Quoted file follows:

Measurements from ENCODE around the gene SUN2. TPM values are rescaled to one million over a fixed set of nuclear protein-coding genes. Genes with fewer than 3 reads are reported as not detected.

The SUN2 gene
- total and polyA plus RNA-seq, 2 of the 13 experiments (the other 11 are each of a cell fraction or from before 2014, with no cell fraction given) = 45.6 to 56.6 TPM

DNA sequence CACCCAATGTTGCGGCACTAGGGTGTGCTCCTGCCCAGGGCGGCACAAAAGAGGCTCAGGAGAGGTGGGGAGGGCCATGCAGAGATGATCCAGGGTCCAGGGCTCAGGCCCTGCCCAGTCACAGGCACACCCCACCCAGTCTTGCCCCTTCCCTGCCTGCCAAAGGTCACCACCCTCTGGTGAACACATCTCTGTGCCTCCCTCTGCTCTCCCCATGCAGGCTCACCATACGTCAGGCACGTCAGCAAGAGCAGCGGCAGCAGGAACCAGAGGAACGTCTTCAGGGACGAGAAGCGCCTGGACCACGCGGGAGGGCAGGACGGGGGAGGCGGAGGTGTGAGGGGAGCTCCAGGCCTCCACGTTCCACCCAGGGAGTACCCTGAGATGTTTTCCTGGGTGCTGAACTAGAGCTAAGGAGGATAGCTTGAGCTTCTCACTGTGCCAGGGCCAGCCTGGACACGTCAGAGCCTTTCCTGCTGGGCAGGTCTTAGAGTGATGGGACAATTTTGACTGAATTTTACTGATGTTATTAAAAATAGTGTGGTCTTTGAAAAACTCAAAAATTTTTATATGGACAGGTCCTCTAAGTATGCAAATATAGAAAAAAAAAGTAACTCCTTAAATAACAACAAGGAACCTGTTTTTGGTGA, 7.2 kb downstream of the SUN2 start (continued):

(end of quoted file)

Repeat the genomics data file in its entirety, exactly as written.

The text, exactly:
Measurements from ENCODE around the gene SUN2. TPM values are rescaled to one million over a fixed set of nuclear protein-coding genes. Genes with fewer than 3 reads are reported as not detected.

The SUN2 gene
- total and polyA plus RNA-seq, 2 of the 13 experiments (the other 11 are each of a cell fraction or from before 2014, with no cell fraction given) = 45.6 to 56.6 TPM

DNA sequence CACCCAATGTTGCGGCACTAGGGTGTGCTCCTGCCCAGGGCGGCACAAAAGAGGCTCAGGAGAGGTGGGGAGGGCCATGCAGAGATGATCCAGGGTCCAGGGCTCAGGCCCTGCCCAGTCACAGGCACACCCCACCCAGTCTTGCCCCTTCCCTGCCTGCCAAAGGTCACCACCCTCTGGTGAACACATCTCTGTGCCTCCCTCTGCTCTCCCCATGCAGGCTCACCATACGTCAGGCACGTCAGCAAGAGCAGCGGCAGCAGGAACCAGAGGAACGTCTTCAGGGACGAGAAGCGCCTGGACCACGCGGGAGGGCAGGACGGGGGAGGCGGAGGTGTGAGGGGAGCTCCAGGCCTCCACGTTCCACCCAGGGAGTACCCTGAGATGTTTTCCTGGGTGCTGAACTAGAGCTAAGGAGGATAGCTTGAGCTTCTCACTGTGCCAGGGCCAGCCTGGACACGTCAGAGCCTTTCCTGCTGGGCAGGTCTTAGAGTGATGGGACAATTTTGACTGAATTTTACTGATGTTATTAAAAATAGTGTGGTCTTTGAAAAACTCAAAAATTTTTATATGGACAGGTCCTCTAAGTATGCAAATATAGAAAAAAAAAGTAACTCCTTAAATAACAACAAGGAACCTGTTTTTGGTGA, 7.2 kb downstream of the SUN2 start (continued):